Here's how Twitter could make money from its Periscope acquisition

Twitter acquired live video-streaming app Periscope earlier this year, giving it a valuable tool to expand into live entertainment and other video events.

Twitter has been mum about how it might eventually make money from Periscope, which consumers can download for free. But longtime Twitter investor Chris Sacca has a theory.

In a lengthy, nearly 8,500-word blog post on Wednesday, Sacca expressed his views about what Twitter needs to do to re-ignite growth and get it out of the Wall Street doghouse. In that post, the Lowercase Capital founder touched upon what he says is Periscope’s big monetisation opportunity.

Periscope’s goldmine lies in building an archive of old videos created with the app by users ranging from magician David Blaine to entrepreneur Richard Branson:

When the time comes to monetise Periscope (which I agree is not yet), the easiest path will be to place very short/Vine-length ads just before the playback of archived broadcasts. There is absolutely no need to place ads into a livestream and interrupt the user experience. The archived video playback alone will generate incredible cash-flow in addition to being perfect for search results and a huge honeypot for attracting new users.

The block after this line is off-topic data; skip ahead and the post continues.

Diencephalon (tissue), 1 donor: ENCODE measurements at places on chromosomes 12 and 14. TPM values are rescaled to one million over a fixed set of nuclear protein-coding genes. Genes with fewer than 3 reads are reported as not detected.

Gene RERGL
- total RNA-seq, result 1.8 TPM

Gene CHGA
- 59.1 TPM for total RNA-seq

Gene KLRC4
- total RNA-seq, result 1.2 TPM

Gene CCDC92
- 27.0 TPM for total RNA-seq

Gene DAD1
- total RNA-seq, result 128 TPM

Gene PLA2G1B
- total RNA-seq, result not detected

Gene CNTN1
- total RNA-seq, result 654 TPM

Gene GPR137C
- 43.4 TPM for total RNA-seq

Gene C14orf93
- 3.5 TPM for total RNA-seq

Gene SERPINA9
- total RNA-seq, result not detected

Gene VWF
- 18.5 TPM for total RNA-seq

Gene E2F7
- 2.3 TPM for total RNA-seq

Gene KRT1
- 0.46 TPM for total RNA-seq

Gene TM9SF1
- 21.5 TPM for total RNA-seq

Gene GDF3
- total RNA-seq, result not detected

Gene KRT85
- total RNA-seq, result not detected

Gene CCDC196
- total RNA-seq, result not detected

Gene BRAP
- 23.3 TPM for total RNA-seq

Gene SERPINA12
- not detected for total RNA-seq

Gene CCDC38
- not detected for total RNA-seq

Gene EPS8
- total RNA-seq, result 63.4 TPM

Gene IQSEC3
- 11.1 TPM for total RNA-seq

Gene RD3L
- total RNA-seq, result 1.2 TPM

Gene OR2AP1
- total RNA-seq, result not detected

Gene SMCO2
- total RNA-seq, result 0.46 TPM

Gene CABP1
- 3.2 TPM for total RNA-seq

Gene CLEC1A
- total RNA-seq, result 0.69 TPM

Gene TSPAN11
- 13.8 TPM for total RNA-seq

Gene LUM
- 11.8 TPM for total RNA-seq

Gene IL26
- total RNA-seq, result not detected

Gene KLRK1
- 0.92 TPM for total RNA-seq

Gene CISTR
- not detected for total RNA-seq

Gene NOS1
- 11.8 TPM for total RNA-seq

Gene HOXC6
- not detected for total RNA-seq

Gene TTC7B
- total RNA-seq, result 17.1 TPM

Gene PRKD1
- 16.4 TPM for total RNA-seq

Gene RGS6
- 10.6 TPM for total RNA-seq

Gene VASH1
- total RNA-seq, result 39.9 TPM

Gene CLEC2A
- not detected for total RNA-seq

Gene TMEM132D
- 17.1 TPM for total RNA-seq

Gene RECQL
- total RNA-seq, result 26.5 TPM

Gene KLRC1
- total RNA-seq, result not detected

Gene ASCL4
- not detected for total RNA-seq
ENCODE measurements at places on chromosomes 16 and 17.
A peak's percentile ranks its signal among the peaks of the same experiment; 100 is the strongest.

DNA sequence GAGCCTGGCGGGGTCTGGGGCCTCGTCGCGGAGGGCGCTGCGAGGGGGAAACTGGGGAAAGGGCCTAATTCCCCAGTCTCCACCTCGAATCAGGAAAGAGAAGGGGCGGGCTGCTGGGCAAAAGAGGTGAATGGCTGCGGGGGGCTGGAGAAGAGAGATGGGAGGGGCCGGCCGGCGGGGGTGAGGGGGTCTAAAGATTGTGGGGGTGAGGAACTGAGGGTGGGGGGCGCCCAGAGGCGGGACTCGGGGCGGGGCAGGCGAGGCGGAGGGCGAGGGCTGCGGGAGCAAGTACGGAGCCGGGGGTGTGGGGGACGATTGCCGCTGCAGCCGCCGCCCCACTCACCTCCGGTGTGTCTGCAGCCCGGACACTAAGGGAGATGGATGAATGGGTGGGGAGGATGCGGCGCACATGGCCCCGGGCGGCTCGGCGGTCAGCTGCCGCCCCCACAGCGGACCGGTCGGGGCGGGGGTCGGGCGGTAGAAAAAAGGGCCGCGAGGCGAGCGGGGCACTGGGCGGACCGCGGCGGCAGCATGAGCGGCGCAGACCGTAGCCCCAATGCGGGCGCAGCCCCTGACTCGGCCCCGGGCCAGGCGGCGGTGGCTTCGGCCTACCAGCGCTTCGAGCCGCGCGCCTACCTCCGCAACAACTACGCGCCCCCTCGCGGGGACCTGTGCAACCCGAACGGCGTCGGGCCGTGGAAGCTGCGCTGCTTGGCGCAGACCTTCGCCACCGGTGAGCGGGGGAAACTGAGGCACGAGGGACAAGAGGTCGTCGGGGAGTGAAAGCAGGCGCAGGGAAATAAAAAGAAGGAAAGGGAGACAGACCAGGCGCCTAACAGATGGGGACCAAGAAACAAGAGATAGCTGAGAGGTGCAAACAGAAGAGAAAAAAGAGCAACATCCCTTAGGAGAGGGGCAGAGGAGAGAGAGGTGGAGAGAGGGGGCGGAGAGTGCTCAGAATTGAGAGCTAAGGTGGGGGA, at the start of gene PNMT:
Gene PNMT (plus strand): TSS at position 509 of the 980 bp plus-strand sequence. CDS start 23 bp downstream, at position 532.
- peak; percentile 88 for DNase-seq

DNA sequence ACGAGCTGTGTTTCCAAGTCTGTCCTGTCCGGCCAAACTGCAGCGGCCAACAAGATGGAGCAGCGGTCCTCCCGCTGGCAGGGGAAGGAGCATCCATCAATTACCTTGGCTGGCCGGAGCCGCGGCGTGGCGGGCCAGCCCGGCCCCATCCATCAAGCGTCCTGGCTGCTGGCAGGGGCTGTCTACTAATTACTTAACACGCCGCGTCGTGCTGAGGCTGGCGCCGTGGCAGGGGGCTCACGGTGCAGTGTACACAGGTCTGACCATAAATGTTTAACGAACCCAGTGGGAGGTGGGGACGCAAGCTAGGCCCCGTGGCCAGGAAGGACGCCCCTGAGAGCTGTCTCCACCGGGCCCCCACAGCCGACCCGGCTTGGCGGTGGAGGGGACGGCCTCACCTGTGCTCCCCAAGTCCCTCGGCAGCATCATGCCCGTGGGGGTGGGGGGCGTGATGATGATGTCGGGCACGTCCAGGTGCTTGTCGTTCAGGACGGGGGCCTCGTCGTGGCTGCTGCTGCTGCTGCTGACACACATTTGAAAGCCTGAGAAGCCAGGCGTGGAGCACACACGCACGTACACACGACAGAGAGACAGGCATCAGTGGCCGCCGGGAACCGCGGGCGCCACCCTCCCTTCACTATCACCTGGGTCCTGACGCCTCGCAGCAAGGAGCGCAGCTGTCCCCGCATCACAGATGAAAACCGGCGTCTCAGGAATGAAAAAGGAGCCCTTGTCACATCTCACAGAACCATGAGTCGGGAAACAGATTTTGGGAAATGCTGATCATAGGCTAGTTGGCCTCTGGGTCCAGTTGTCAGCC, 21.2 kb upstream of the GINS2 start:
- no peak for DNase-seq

There’s only one problem: Periscope videos currently disappear after 24 hours, a feature that Sacca calls “heartbreaking,” and concerning to him as an investor. “Each of those videos would otherwise be interesting and watchable for a long time to come, but now they are gone.”

“All broadcasts on Periscope need to be archived for playback permanently, unless the broadcaster chooses to delete the recording,” he says.

This vision for Periscope runs contrary to the current trend of ephemeral social media content, epitomized by Snapchat’s disappearing photos and videos. Perhaps the bigger opportunity, at least in Sacca’s view, is for Periscope to be more like YouTube, a repository of evergreen videos that attract a steady stream of eyeballs and advertising dollars.

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